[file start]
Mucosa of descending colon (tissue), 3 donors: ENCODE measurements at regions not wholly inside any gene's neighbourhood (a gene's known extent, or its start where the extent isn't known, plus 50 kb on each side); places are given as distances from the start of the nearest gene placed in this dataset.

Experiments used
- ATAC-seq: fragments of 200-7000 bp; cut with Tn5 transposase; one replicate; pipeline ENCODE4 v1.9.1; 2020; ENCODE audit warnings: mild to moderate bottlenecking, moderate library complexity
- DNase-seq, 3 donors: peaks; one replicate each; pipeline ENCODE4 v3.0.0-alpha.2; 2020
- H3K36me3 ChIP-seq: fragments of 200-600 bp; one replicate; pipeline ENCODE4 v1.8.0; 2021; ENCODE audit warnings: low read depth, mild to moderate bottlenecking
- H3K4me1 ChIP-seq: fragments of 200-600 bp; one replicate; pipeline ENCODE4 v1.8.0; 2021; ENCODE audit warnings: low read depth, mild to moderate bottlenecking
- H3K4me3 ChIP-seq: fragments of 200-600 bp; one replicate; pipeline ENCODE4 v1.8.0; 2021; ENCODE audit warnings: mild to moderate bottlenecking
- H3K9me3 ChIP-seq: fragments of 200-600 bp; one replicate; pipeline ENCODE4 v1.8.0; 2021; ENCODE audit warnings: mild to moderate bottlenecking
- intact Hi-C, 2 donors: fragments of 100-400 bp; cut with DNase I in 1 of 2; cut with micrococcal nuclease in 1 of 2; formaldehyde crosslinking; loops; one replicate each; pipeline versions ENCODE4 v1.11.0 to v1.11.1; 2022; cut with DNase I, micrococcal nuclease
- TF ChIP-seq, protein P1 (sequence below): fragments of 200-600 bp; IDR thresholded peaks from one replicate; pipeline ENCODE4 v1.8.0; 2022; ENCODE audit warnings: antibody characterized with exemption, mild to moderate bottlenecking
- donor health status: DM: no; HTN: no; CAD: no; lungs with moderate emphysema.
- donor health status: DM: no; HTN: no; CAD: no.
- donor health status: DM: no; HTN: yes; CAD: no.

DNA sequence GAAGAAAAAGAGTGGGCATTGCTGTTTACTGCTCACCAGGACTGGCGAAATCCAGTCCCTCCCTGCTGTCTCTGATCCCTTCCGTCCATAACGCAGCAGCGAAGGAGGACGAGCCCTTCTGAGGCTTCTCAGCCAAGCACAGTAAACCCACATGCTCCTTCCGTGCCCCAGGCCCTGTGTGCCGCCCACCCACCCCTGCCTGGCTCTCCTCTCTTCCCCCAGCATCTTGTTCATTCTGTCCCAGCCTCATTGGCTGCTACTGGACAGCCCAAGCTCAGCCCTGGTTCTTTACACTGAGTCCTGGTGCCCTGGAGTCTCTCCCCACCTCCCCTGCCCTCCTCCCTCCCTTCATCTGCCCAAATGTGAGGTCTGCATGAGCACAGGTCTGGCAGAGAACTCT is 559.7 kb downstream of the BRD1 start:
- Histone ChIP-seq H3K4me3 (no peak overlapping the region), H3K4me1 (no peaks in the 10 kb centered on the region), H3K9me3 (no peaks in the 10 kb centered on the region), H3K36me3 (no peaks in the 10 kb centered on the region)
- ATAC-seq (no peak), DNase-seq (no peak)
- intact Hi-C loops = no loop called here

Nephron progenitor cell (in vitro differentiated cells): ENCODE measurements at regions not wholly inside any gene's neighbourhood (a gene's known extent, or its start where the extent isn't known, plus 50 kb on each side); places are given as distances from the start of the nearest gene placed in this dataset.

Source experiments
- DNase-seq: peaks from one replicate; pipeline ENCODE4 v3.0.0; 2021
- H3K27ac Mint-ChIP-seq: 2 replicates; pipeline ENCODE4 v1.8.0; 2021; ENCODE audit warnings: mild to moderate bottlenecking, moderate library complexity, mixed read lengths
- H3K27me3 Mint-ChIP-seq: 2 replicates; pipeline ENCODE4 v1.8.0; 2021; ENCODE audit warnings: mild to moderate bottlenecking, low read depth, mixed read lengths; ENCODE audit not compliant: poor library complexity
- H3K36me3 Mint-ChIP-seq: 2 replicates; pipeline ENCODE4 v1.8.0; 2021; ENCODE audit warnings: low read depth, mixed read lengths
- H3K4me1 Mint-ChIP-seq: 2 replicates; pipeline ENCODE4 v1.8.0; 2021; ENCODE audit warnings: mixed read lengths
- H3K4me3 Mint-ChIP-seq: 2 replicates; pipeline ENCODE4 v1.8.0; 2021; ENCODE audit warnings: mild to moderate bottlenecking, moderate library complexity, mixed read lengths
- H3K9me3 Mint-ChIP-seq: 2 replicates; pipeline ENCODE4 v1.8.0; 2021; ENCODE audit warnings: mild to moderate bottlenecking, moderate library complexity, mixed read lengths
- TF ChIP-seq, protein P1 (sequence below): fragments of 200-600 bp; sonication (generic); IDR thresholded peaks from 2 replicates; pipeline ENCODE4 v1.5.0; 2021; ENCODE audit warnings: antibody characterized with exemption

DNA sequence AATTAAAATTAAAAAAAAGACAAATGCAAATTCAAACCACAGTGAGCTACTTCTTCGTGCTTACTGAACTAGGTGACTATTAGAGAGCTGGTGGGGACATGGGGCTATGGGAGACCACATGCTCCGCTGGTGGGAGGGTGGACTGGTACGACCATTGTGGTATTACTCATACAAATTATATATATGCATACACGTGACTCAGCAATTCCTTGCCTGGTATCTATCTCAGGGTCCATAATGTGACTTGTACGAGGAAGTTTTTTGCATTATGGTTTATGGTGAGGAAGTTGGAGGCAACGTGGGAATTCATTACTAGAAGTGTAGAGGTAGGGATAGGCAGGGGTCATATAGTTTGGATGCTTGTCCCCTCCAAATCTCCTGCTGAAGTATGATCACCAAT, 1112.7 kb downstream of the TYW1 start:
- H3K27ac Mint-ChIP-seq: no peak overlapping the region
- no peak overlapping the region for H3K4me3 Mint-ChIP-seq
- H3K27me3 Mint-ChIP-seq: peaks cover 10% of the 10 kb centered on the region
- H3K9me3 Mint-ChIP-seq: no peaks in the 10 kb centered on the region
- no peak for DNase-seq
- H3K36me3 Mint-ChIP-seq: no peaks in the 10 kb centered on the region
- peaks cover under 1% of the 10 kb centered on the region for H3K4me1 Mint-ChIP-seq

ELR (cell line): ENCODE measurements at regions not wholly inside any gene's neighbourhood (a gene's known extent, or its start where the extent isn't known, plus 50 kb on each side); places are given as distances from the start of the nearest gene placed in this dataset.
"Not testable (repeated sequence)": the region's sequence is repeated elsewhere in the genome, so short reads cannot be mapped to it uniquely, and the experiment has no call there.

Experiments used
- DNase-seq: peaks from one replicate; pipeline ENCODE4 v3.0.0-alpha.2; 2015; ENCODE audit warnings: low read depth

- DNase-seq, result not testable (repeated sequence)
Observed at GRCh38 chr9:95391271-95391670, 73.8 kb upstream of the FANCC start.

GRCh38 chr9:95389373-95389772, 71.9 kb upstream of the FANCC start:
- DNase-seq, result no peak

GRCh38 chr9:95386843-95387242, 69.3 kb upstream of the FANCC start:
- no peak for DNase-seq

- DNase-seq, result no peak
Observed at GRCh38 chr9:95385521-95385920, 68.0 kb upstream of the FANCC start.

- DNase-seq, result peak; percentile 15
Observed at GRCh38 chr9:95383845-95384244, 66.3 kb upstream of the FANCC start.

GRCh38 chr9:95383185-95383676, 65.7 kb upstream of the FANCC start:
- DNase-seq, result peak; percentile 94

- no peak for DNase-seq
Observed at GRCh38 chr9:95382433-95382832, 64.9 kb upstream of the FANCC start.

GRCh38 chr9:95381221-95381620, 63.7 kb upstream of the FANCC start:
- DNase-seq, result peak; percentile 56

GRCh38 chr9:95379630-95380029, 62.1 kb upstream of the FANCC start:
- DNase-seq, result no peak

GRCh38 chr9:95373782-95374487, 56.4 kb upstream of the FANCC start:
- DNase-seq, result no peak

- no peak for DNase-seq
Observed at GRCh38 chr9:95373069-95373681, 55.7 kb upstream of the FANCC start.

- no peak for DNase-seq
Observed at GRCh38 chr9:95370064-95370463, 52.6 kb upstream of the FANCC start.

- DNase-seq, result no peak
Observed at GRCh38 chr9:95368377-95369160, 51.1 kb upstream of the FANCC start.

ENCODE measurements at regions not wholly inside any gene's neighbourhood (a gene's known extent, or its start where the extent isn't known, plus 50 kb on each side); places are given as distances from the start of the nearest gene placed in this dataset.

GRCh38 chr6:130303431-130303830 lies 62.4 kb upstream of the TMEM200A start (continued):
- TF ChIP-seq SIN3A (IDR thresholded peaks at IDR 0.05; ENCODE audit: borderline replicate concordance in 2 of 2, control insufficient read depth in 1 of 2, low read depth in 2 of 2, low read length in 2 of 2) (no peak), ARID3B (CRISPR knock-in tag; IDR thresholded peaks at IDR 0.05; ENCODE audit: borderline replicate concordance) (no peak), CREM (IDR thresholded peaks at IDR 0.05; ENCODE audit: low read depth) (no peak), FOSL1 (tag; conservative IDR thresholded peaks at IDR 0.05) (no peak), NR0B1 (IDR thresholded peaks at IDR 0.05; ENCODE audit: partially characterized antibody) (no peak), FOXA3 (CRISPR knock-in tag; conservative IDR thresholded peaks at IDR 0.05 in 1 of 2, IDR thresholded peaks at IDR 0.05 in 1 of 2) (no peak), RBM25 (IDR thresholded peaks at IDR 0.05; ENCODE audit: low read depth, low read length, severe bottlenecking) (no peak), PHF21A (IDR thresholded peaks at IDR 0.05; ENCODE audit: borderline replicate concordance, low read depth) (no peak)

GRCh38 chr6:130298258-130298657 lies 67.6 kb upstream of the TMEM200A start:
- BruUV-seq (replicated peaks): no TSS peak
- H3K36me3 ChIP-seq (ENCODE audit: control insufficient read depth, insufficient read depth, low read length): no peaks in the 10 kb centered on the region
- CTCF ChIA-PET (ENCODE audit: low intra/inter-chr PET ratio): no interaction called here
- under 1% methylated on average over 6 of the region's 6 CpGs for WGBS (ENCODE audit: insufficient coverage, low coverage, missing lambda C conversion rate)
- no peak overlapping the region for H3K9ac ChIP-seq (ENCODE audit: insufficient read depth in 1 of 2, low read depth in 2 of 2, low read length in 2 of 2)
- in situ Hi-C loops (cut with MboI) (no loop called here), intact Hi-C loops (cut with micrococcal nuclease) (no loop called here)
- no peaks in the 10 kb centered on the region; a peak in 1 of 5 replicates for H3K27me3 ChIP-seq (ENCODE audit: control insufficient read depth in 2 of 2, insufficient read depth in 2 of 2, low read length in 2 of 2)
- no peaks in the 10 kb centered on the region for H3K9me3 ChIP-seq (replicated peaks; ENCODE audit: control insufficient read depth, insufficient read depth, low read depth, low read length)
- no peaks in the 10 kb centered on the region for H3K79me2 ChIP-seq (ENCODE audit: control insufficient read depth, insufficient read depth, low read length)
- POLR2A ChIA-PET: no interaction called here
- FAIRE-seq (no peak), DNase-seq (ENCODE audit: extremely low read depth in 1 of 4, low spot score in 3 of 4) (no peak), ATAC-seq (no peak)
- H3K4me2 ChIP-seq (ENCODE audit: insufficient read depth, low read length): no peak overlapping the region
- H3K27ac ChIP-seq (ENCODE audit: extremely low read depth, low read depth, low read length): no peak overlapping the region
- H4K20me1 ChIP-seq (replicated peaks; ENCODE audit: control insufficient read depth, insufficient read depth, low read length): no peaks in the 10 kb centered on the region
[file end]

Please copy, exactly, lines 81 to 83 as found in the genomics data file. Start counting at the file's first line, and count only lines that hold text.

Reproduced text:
- H3K4me2 ChIP-seq (ENCODE audit: insufficient read depth, low read length): no peak overlapping the region
- H3K27ac ChIP-seq (ENCODE audit: extremely low read depth, low read depth, low read length): no peak overlapping the region
- H4K20me1 ChIP-seq (replicated peaks; ENCODE audit: control insufficient read depth, insufficient read depth, low read length): no peaks in the 10 kb centered on the region